An exhibition organised by the Hebden Bridge Local History Society aims to show how those who moved into our area in the 1970s - the locals called them ‘hippies’ - kick-started the cultural renaissance which is today so Hebden Bridge.
The Exhibition runs from Monday, 6 March for 5 weeks at Hebden Bridge Town Hall.
See selections from the exhibition online here
The focus is on the 1970s as this was the decade when alternative types began to move to Hebden Bridge in significant numbers. This led to a change in character of the town which resulted in its reputation for having a radical edge, attracting kindred spirits and eventually being declared the 4th funkiest town in the world.
Included in the Exhibition are photos from the 1970s and people’s memories from that time and of how they came to end up here. One thing which was very different from today is photography. Back then, cameras were expensive, not everyone had one, films had to be processed, also at a cost. So good photos which captured the spirit of the times proved hard to come across. One photographer who managed to capture the zeitgeist of the times was Eric Williams, who arrived in Hebden Bridge in May 1975.
Back in the day
Also on display are a map of where the new settlers moved to, and a collage of some of the books which were popular and influential.
The Exhibition is very much a work in in progress. The organisers hope that there are others who will send in their memories of moving to the area in the 1970s, and share any photos they may have. In order for this to happen, organisers are suggesting that people come along to the Town Hall in between 2pm and 4pm on Saturday 18 March.There will be a scanner available to capture photographs.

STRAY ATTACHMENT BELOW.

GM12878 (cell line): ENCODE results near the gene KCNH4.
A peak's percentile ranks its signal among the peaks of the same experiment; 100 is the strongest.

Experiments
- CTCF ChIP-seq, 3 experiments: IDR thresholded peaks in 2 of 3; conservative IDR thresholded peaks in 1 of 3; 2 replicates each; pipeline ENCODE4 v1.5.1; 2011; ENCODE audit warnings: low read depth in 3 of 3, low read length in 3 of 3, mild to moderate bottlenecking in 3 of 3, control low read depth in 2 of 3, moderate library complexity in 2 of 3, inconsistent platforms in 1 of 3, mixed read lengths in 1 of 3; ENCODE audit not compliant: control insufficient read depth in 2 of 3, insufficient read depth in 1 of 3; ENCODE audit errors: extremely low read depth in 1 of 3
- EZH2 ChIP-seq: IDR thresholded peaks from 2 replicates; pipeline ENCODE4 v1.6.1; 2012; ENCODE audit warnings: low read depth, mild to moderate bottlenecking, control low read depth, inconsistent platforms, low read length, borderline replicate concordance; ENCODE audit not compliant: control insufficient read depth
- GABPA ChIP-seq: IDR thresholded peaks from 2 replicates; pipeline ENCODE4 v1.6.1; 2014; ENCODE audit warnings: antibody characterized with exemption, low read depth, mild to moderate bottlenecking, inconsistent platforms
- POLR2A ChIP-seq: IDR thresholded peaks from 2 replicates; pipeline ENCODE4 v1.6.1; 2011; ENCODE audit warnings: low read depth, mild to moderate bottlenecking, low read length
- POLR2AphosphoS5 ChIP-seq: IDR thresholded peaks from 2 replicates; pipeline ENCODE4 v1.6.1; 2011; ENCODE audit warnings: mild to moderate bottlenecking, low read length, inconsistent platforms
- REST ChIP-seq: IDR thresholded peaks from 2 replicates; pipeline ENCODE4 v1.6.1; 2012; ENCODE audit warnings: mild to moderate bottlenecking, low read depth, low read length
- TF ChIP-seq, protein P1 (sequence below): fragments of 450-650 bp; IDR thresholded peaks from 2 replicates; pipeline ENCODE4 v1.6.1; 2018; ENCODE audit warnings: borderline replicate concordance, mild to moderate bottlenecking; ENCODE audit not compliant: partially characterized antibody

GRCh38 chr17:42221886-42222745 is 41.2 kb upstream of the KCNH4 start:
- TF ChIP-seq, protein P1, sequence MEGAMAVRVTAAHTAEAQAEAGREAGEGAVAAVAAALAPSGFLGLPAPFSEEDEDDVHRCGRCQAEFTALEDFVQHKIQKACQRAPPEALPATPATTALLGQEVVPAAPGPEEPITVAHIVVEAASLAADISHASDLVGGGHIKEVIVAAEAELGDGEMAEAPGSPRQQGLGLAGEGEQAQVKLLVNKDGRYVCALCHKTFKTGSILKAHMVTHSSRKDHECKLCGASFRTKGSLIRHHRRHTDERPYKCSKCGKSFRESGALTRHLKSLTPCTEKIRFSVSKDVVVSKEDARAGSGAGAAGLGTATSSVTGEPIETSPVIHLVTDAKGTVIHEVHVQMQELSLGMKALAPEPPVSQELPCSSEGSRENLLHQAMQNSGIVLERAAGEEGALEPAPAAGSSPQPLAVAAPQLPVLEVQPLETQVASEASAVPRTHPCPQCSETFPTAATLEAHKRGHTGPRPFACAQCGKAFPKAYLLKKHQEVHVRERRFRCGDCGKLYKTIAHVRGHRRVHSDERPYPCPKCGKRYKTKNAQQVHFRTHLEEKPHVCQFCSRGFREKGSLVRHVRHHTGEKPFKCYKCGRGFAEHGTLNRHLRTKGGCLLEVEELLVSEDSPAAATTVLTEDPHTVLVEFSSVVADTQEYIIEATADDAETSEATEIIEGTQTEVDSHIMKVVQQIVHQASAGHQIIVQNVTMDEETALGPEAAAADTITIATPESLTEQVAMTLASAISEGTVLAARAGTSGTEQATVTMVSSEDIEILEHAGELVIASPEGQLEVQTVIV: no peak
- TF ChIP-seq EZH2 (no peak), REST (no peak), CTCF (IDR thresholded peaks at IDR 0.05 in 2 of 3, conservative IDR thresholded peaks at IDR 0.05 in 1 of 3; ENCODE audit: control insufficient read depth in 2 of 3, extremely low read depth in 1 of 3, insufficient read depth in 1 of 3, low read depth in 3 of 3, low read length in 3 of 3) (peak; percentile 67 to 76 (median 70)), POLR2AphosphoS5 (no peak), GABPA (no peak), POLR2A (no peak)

Alternatively, those with memories and photos could send them to email@example.com
Featured in the exhibition are the Queens Terrace Squat, womens’groups, how Aurora Wholefoods brought brown rice, lentils and herbs to the town, renovation of derelict properties, living off the land, yoga guru Bob Lynn and new forms of spirituality, experiments with alternative forms of child care and a wider artistic, creative counter culture.
See parts of the Exhibition online at www.hebdenbridge.co.uk/hippies/
Some of the ‘hippies’ today, still enjoying the Hebden Bridge sunshine
The group runs a popular programme of workshops and drop-in sessions at the Birchcliffe Centre
Upper Calderdale's suitability for the preservation of local cultural tradition is nowhere shown as strongly as in its wealth of folk tales about places, many of which are still being passed on by word of mouth.
For some years now a small group of friends has been exploring the evidence for prehistoric activity in the South Pennines.